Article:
“We exist not to exist. I don’t think our mission of not existing is going to take place.

“Demand for services like ours is on the increase.

““That circles back to the importance of rewarding and acknowledging the work that our staff do.”

Kibble’s origins date from 1840 and the death of Miss Elizabeth Kibble, heiress to a large textile fortune.

She left a portion of her wealth to “found and endow in Paisley, an institution for the purpose of reclaiming youthful offenders against the laws”.

The charity’s earliest records show that young boys were trained and found positions in trades such as tailoring, shoe making, agricultural and dairy work.

Changes in the education system have seen Kibble function as a Reformatory School, an Approved School and a List D school until its current model of an Education and Care Centre was created in 1996 after a re-organisation of local authority boundaries and funding.

While the focus on skills and training remains strong, there is a strong emphasis on care and the protection of vulnerable young people.





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Kibble rewards staff with 12 per cent pay rise


Care staff have been given a 12 per cent pay rise at a 175-year-old Scots charity that already offers free gym memberships, parking and food on shift.

Jim Gillespie, chief executive of Kibble,which provides residential care for “at risk” children, said he hoped other organisations would follow its lead to help retain and attract staff in the traditionally low-paid sector.

The Paisley-based charity took on 60 extra staff, at a cost of around £1 million, to allow it to reduce the hours that staff work for the same pay – the equivalent of a 12% rise.

Mr Gillespie says increased “downtime” means carers are more focused and this benefits the relationships they forge with vulnerable young people.

It comes amid increased scrutiny on the working conditions of social care staff as the Scottish Government considers how the new National Care Service will look.

Staff at Kibble are given more time off between shifts and work fewer consecutive days on any given week.

READ MORE: What Scotland can learn from Switzerland’s high taxation social care model 

The charity.which was recently named Scottish employer of the year, also provides free meals on shift and has an in-house physiotherapist.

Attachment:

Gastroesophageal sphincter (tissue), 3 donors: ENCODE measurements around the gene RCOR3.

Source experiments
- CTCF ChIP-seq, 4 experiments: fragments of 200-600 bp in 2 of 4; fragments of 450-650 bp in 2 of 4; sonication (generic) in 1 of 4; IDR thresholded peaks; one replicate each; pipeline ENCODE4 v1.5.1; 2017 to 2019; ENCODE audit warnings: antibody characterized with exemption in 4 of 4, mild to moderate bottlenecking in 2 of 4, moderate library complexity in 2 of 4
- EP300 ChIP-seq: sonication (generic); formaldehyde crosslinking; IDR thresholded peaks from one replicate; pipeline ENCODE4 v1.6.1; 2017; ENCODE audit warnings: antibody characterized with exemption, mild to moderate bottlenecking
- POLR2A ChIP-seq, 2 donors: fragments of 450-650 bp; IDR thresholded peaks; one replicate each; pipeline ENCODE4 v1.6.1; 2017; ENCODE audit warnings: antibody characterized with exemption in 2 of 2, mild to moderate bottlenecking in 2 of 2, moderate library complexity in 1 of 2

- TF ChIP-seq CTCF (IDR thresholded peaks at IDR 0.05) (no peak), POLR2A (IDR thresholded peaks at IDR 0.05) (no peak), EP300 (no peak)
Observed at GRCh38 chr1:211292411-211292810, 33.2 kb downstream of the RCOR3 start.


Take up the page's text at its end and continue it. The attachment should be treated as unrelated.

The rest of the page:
“We are a great believer that staff are your biggest assets,” said Mr Gillespie, “and that relationships with young people are fundamental to making an impact on them. The directors have been looking seriously at this for the past 12 to 18 months.

HeraldScotland:

“It was a case of how do we look after our staff to look after our young people as well as we can.

“If you are care worker or a teacher at Kibble you don’t have the ability to work at home, it’s not a 9-5 job. 

“We did a bit of research and giving people more money is a key aspect but time away from work was another aspect that came up.”

READ MORE: SNP MSP has ‘no confidence whatsoever’ for National Care Service cost plan

Derek Feeley’s Independent Review of Social Care in Scotland found the social care workforce is undervalued, badly paid for vital, skilled work, and held in low esteem in comparison particularly to the health workforce.

“Kibble is open seven days a week, 24 hours a day and has been for 175 years – we’ve never closed for a day,” said Mr Gillespie.

“We try not to have [staff working] three or four shifts consecutively. To do that we had to increase our staff.”

“We try not to have {staff working] three or four shifts consecutively. To do that we had to increase our staff.”

Twice a year Kibble runs a training programme which aims to bring people  into the care sector from otherjobs who may have the right attributes but don’t have the necessary qualifications.

He said: “Over the ten months that they are employed, they get a minimum standard of an SVQ 3 which gives them the minimum registration [to work in social care].

“At the end of that they are guaranteed an interview. and if they successful, they get a job.”

READ MORE: Thousands fear for their jobs in social care revolution 

Mr Gillespie said he was “keeping a watchful eye” on Scotland’s plan for a new National Care Service. The Scottish Government has appointed an independent expert to assess if children’s services should be included.

“It’s a huge proposition,” he said: “Ultimately we need to ensure we are recruiting the best people for the service now.

“We exist not to exist. I don’t think our mission of not existing is going to take place.

“Demand for services like ours is on the increase.

““That circles back to the importance of rewarding and acknowledging the work that our staff do.”

Kibble’s origins date from 1840 and the death of Miss Elizabeth Kibble, heiress to a large textile fortune.

She left a portion of her wealth to “found and endow in Paisley, an institution for the purpose of reclaiming youthful offenders against the laws”.

The charity’s earliest records show that young boys were trained and found positions in trades such as tailoring, shoe making, agricultural and dairy work.

Changes in the education system have seen Kibble function as a Reformatory School, an Approved School and a List D school until its current model of an Education and Care Centre was created in 1996 after a re-organisation of local authority boundaries and funding.

While the focus on skills and training remains strong, there is a strong emphasis on care and the protection of vulnerable young people.





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Loganair to sell Saab 340B planes serving the Highlands and Islands

Loganair has unveiled multi-million-pound deals as it moves to complete the “renewal and future-proofing” of its fleet by 2023, with wholesale change of aircraft operating on its Highlands and Islands routes.